In what has become nearly an annual event, the possibility of a partial government shutdown is looming at the end of the month. What does this mean for retired federal employees?
The Office of Personnel Management (OPM) has addressed some of the most frequently asked questions that federal retirees are likely to have in its Guidance for Shutdown Furloughs. A summary of some of the key items for federal retirees is included below.
Common Questions About Federal Retirement and Government Shutdowns
Will Federal Retirees Get Their Annuity Payments?
Yes. According to OPM, “Federal retirees under the CSRS and FERS retirement systems will still receive their scheduled annuity payments on the first business day of the month.”
Will a Government Shutdown Impact a Federal Employee’s High-3 Salary if it Happens During His/Her Highest Years of Salary?
No. OPM says that once the lapse in appropriations ends, federal employees receive retroactive pay for the furlough periods, thereby negating any potential effect on the high-3 average pay that is used in calculating monthly annuity payments.
Will Recently Retired Federal Employees’ Retirement Applications Be Delayed By a Government Shutdown?
If a federal retiree’s agency or payroll center submitted his or her retirement application to OPM prior to the shutdown, he or she will begin receiving interim annuity payments while the retirement application is being processed because OPM Retirement Services remains operational during a government shutdown.
However, if the agency or payroll center has not yet submitted the retirement application to OPM or the application is incomplete, there is likely to be a delay since OPM has to wait for other agencies to submit all of the required information to process retirement applications and some of these agencies may not be operating during a government shutdown.
Are the Retirement Rules Related to the Effect of a Partial Government Shutdown the Same for Federal Employees Retirement System (FERS) and Civil Service Retirement System (CSRS)?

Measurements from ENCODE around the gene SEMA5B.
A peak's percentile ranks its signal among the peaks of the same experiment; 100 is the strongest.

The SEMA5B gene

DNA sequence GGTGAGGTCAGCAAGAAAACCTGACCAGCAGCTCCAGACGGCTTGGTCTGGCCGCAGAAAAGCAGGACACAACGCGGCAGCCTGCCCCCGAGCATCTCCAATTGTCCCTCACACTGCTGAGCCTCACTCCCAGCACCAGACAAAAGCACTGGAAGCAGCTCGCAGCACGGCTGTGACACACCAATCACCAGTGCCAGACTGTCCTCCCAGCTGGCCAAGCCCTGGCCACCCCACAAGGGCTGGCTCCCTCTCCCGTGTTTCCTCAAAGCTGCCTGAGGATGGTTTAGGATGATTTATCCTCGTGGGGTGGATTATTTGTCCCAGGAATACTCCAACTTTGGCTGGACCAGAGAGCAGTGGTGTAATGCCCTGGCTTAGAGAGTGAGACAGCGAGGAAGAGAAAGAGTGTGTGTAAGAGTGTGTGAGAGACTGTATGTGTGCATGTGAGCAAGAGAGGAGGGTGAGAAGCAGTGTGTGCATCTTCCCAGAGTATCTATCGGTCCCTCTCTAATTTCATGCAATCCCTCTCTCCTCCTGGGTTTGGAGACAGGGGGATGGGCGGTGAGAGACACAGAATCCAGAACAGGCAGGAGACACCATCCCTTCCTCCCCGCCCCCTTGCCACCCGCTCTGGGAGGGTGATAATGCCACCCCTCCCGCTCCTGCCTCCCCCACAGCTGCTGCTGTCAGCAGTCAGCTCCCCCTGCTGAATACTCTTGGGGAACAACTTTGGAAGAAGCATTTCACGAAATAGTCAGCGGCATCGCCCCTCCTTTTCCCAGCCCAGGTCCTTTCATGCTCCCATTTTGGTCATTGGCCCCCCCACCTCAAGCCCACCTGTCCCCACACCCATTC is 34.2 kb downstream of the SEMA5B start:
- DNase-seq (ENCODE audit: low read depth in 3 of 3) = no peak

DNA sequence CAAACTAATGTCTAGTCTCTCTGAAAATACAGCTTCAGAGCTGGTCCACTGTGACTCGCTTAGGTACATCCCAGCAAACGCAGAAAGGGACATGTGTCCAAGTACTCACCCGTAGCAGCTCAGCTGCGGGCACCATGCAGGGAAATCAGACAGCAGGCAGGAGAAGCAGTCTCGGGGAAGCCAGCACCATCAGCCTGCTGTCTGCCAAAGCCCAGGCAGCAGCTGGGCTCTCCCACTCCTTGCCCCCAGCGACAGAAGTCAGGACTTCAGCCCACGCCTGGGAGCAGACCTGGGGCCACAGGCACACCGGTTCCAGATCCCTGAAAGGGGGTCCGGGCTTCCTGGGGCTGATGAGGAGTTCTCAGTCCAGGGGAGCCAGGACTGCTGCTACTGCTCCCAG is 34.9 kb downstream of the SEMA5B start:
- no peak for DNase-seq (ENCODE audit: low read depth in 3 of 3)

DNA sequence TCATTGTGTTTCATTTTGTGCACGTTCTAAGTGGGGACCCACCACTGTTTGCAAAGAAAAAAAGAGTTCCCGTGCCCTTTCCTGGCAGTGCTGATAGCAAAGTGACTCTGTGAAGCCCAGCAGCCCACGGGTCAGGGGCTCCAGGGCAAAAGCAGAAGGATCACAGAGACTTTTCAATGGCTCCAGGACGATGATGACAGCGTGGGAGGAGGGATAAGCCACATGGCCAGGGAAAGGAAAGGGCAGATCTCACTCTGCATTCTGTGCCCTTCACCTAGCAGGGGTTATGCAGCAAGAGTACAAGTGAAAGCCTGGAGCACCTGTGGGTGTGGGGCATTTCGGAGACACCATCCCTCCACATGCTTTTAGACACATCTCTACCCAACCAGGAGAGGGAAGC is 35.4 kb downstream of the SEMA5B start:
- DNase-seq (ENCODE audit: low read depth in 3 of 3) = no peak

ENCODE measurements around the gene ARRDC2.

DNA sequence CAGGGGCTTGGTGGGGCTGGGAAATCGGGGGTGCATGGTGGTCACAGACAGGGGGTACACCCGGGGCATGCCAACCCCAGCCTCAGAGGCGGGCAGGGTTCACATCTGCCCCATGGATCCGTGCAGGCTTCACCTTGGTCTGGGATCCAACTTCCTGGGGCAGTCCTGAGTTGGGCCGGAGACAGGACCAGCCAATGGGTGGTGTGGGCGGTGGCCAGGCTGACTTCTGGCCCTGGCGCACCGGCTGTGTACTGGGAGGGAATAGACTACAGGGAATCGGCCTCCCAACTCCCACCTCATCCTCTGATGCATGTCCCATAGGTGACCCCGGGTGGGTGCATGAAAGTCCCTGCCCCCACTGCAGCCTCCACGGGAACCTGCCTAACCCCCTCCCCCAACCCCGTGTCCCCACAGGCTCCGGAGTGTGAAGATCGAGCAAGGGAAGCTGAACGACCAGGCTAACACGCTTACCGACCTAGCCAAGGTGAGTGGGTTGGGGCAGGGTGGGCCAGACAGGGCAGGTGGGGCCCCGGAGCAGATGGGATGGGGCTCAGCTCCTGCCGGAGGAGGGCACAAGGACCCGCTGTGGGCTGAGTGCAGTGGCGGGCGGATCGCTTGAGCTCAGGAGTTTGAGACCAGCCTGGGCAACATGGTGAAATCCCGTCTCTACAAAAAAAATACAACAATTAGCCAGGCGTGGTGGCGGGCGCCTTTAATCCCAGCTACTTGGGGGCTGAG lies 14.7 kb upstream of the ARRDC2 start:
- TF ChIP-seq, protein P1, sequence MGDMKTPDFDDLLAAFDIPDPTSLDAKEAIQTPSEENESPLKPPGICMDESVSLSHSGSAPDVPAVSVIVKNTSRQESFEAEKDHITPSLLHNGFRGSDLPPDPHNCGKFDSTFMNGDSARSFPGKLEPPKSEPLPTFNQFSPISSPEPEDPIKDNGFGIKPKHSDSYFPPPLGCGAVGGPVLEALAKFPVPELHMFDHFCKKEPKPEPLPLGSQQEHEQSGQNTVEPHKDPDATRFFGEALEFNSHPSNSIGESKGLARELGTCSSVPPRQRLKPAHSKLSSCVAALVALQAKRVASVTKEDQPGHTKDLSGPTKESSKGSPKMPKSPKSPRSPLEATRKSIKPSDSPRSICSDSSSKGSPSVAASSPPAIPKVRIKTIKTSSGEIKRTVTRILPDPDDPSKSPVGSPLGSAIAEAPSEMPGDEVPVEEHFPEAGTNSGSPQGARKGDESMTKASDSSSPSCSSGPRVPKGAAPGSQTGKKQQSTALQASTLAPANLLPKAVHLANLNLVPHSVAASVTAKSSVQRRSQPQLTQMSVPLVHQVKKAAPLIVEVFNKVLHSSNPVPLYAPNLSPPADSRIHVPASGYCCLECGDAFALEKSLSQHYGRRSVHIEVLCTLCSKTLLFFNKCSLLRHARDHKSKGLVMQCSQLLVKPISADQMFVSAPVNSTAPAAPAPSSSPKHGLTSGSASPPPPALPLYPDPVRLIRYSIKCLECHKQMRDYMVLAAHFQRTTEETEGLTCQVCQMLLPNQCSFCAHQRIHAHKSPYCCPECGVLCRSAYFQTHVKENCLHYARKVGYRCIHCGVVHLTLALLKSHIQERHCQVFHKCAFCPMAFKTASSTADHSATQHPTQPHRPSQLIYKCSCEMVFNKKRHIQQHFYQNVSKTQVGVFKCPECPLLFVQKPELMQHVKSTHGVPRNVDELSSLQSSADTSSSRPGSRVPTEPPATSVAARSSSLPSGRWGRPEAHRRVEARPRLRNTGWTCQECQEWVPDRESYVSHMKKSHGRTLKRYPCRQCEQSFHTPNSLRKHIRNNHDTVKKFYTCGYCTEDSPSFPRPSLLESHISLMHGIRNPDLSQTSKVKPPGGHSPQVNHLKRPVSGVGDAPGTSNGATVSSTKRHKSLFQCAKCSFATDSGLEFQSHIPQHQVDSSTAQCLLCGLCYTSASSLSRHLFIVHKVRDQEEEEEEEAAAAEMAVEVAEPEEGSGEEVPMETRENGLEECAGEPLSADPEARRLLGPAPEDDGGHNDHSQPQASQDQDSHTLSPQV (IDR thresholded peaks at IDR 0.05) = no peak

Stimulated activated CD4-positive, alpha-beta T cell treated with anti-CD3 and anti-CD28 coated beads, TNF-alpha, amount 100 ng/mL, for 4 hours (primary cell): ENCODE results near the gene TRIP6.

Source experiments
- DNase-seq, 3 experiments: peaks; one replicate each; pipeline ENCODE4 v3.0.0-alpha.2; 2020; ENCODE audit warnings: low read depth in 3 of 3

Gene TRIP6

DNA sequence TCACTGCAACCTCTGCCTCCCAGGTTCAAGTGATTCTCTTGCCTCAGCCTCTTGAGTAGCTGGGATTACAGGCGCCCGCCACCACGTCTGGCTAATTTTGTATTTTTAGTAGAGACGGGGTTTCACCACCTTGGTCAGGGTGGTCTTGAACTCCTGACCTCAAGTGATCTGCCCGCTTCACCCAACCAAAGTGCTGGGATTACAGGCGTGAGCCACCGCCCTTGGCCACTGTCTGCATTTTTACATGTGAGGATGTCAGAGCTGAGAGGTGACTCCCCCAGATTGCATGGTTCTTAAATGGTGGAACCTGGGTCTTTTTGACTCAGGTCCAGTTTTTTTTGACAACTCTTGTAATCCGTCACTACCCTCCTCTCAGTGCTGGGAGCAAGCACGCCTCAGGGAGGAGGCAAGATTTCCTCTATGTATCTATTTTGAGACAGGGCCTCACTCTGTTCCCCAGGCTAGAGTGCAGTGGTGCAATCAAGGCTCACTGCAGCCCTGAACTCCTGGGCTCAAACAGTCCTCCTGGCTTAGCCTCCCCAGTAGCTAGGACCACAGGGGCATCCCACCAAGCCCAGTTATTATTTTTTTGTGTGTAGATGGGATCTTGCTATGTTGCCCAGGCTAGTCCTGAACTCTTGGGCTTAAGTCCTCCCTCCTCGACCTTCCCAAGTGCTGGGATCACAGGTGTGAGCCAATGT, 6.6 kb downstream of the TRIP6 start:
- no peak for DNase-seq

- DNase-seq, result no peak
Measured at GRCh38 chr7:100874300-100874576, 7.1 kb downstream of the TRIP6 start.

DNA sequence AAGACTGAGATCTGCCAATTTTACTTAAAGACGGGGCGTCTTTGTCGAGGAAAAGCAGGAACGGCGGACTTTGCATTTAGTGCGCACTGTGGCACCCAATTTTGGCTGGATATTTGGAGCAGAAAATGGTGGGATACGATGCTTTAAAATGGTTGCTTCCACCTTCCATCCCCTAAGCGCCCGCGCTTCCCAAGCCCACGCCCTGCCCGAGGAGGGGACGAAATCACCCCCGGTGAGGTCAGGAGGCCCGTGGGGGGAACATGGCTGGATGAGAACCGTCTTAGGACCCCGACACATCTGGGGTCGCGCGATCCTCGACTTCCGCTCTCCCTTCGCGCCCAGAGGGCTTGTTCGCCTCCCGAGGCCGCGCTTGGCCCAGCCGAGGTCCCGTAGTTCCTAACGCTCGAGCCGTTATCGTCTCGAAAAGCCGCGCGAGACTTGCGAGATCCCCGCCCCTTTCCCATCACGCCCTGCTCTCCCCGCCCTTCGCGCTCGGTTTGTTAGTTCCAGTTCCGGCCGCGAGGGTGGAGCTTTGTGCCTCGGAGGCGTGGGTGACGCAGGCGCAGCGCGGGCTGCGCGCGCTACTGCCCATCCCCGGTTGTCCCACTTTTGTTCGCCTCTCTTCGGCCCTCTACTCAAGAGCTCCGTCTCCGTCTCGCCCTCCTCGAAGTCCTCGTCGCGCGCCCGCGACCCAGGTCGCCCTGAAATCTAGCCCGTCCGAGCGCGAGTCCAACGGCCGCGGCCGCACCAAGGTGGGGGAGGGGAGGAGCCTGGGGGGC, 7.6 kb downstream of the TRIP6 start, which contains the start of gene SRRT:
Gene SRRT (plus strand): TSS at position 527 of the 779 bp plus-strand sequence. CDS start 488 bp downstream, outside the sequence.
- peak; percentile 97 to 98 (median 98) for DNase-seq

What Will Happen to Federal Employees Who Would Have Retired During a Government Shutdown?
For employees who, on or before the requested retirement date, submitted some notice of their desire to retire, agencies should, when the lapse in appropriations ends, make the retirement effective as of the date requested. The retirement request may be informal (such as a letter requesting retirement), and can be either mailed or personally submitted to the agency. Any additional required paper work, such as the formal retirement application form, may be completed when the agency reopens. No time spent by the retiree in such actions after the effective date of the retirement may be considered as duty time, since the individual would no longer be an employee of the agency.
How Do Federal Retirees Make Changes to Their Retirement Accounts?
Many changes can be made through OPM Retirement Services Online. OPM Retirement Services is also available by phone as well: (888) 767-6738. Due to the volume of calls, OPM recommends using the website as much as possible.
Why Does the Government “Shut Down?”
A federal government “shutdown” did not exist before 1980. Now, it is a political event routinely used to scare the other party and convince the public that one party is to blame which seems to occur nearly every year.
But, before 1980, if money had not been appropriated, federal employees still went to work and still got paid (usually a little late until funds were approved). The situation was resolved without all the political drama we have invented since 1980.
Who invented the government shutdown? Benjamin Civiletti. Civiletti was the attorney general for President Jimmy Carter.
The legal basis for the newly discovered legal requirement was “discovered” in an 1870 law —the Antideficiency Act of 1870.
Civiletti made his reputation by concluding the federal government was operating outside the law when he revealed the true meaning of the law. This problem had escaped the attention of America’s legal experts for more than a century.
For details, see Who Invented the Government Shutdown?.